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A manufacturing odyssey: GKN Aerospace ramps up turbine production in Trollhättan

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From the Geared Turbofan that reinvents jet engines to a new factory for ESA’s Ariane 6 rocket, GKN Aerospace Engine Systems lifts the curtains on an exciting year of expansion in Trollhättan, Sweden.
  • GKN Aerospace builds new factory in Trollhättan to supply ESA with rocket engine nozzles for Ariane 6                                                                                                                       
  • Trollhättan is GKN’s largest manufacturing site for engine systems employing more than 2,000 engineers, technicians and research staff                                                                                       
  • GKN Aerospace invested EUR 78 million in R&D at the Trollhättan site in 2017

In French Guiana, an overseas territory of France located between Surinam and Brazil, a huge launch pad has entered its final construction phase at the Spaceport run by the European Space Agency (ESA) and CNES, the French Space Agency.

This concrete superstructure will soon host Ariane 6, the ESA’s new rocket launcher which is planned to lift off on a maiden flight in 2020. The mission: to secure Europe’s future access to space – and challenge SpaceX, founded by Elon Musk, in the market for rocket launches.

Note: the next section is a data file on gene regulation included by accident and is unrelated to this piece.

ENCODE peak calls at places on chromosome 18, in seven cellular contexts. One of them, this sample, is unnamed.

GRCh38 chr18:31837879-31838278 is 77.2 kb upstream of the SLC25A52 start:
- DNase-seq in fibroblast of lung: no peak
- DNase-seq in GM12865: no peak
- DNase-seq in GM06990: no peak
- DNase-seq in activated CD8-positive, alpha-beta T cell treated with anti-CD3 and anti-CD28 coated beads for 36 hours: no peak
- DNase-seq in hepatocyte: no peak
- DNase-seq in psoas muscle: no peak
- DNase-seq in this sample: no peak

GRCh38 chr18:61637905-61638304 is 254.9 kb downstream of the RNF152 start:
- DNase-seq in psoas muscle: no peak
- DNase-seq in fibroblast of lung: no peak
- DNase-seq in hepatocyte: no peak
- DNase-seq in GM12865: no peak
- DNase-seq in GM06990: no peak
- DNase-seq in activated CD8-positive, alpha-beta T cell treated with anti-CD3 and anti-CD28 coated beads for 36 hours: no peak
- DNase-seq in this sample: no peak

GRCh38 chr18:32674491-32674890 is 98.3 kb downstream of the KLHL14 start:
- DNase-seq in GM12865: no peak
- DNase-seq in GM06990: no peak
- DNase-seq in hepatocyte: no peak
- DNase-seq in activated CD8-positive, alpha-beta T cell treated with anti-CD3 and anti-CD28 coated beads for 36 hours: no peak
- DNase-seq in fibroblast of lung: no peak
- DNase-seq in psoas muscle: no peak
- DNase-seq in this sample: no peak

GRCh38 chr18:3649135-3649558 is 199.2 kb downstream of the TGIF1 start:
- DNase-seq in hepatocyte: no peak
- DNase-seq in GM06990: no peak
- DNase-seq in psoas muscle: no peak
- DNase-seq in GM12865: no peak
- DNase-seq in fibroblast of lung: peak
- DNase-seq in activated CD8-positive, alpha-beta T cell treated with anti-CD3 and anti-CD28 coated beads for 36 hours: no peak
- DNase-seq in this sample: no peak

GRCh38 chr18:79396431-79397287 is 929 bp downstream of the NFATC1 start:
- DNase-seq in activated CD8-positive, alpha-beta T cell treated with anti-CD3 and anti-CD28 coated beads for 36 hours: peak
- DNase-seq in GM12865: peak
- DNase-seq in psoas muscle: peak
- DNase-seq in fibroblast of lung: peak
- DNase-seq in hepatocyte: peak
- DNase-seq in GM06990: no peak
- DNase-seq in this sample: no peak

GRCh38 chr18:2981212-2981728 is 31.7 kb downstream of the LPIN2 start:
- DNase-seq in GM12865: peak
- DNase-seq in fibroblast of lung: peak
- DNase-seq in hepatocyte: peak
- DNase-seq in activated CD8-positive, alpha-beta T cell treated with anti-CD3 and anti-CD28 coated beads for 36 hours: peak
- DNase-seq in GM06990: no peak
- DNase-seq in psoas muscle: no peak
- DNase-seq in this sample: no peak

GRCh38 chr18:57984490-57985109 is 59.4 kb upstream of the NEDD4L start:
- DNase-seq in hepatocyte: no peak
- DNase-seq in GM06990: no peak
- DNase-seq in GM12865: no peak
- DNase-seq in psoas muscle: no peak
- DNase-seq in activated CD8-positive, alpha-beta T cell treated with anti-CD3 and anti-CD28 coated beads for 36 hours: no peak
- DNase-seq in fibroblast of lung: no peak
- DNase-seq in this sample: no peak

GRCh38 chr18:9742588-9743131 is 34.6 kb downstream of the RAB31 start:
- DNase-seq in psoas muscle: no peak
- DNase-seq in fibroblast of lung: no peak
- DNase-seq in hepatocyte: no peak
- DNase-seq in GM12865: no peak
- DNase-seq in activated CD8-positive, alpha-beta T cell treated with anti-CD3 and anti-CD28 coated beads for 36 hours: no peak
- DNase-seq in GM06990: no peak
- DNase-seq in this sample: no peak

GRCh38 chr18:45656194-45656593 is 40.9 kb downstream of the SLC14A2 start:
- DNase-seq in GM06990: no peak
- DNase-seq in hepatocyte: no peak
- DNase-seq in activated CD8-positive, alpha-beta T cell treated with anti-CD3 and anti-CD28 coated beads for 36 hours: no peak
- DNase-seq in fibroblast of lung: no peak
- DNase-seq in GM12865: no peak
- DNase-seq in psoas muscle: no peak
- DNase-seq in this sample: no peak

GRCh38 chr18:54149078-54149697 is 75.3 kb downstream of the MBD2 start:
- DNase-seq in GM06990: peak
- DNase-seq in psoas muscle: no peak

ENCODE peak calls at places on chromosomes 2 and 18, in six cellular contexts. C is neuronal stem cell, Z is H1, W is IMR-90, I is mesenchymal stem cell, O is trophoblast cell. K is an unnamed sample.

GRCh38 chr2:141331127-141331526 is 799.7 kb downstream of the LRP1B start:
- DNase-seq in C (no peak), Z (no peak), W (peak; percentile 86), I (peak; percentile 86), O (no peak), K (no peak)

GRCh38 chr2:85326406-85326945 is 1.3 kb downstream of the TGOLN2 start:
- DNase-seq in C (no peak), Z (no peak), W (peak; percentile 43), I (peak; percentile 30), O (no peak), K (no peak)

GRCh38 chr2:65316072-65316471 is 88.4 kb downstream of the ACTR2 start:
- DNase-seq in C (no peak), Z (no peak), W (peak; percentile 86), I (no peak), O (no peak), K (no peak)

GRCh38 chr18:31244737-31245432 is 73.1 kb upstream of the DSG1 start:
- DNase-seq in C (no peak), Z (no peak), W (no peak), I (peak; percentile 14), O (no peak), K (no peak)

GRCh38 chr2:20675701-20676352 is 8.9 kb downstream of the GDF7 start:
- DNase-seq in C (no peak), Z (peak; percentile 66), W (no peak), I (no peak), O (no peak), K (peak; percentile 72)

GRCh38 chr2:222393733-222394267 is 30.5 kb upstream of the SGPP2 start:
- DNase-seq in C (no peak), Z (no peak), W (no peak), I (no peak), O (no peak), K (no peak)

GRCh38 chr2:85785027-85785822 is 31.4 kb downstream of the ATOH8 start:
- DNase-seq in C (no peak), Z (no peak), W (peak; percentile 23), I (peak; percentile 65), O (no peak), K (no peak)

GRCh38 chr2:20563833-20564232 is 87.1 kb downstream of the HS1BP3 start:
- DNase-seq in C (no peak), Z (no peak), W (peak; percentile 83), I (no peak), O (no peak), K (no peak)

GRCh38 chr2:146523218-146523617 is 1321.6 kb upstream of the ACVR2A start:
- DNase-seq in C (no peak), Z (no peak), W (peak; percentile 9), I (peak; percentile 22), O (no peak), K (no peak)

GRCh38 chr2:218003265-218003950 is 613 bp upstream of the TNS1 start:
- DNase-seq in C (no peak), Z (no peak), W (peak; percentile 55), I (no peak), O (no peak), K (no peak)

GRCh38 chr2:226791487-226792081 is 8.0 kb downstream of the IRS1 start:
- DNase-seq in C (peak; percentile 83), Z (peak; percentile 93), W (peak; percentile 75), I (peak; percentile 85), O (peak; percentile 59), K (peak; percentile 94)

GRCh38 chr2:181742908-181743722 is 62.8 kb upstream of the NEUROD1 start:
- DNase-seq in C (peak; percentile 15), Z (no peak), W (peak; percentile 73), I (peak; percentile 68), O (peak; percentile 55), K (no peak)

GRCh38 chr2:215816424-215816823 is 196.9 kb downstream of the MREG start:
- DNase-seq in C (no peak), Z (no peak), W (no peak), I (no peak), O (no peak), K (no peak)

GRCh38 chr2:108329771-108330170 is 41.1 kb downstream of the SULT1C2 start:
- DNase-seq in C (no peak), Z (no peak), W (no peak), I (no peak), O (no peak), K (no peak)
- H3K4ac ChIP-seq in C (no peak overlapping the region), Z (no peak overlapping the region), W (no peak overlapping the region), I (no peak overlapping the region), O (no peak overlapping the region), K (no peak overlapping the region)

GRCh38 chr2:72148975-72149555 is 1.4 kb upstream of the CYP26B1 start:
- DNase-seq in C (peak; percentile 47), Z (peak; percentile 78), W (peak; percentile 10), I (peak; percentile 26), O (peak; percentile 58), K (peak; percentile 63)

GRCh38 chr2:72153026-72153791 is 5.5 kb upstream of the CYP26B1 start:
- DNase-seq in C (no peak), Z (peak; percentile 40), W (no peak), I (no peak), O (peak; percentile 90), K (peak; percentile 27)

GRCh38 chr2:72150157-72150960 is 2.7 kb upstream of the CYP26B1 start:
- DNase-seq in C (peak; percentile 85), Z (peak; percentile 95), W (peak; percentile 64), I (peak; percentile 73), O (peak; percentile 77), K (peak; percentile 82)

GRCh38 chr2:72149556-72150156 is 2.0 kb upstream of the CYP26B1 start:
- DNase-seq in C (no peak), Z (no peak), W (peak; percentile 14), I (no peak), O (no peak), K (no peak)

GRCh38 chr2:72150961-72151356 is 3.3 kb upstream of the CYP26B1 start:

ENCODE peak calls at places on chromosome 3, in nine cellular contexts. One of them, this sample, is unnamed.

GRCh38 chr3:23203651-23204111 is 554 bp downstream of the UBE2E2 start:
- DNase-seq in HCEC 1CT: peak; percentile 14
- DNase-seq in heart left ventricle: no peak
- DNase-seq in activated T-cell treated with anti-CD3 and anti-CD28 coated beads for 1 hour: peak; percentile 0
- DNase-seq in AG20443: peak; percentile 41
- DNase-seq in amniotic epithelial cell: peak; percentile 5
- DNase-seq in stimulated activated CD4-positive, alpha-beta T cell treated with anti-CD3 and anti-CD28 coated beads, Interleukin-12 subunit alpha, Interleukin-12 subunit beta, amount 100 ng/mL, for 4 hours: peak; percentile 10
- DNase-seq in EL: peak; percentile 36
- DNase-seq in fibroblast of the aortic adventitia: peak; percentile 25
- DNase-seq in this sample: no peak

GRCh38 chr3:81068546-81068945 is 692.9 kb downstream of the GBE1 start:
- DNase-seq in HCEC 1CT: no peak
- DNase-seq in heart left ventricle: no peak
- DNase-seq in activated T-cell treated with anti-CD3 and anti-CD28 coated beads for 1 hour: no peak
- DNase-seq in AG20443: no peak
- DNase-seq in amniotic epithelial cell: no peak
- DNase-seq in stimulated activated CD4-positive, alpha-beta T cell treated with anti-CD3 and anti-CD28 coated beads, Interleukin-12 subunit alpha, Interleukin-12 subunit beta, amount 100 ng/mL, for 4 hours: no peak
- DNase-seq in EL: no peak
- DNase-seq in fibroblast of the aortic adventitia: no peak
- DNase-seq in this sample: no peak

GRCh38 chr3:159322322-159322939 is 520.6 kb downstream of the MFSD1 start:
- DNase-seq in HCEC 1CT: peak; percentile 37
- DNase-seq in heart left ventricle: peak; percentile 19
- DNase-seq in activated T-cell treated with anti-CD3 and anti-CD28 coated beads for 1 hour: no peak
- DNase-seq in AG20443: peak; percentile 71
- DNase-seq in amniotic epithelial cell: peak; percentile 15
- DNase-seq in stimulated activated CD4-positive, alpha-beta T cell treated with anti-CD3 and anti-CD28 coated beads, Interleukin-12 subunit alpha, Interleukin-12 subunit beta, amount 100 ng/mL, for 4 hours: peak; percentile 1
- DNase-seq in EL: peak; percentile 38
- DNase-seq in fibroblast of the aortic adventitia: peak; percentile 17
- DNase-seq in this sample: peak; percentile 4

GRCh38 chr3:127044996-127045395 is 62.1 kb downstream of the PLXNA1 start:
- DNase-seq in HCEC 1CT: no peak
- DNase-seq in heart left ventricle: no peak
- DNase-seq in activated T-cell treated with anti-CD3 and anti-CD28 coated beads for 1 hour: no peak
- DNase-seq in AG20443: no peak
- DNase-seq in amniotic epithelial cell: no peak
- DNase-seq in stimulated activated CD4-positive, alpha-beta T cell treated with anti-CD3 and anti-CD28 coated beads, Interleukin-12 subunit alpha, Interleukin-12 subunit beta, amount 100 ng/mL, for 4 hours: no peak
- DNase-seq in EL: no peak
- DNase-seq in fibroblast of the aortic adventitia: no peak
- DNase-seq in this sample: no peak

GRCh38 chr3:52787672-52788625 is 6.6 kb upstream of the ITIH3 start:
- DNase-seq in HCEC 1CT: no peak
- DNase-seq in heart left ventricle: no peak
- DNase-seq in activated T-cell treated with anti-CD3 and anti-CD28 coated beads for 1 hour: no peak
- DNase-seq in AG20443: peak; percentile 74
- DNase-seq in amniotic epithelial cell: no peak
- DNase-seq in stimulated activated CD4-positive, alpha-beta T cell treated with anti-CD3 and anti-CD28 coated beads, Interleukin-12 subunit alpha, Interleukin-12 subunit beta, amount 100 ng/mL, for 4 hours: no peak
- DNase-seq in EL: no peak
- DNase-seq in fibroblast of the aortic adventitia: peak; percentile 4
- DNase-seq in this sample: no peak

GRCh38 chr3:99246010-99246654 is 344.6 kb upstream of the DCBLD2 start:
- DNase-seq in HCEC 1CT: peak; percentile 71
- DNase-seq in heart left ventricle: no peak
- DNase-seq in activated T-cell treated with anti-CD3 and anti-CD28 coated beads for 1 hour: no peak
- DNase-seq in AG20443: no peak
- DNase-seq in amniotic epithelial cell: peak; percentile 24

Meanwhile, 8,000 km away in Trollhättan, Sweden, preparations are gathering pace for a new factory at GKN Aerospace Engine Systems’ headquarters. This is where a vital component of Ariane 6’s main stage engine Vulcain 2.1 will be built – the groundbreaking SWAN nozzle – as well as turbine assemblies.

The nozzle concept was first developed by Volvo Aero, Volvo’s aerospace arm, which was acquired by the global engineering group GKN Aerospace in 2012.

Explains Martin Velander, General Manager Space, GKN Aerospace Engine Systems: “Thanks to our work 20 years ago, we can now set up a highly automated manufacturing plant in Trollhättan that incorporates three technologies; advanced milling, laser beam welding and laser metal deposition which is a niche variant of 3D printing.”

The nozzle and associated technology was developed together with the Swedish National Space Agency which continues to support the programme in its industrialisation phase.

Putting satellites into orbit has become a fiercely competitive business. Slashing costs is the name of the game, and you need look no further than Sweden’s aerospace hub in west Sweden, some 75 km from Gothenburg, to get a look behind the scenes of the new space race.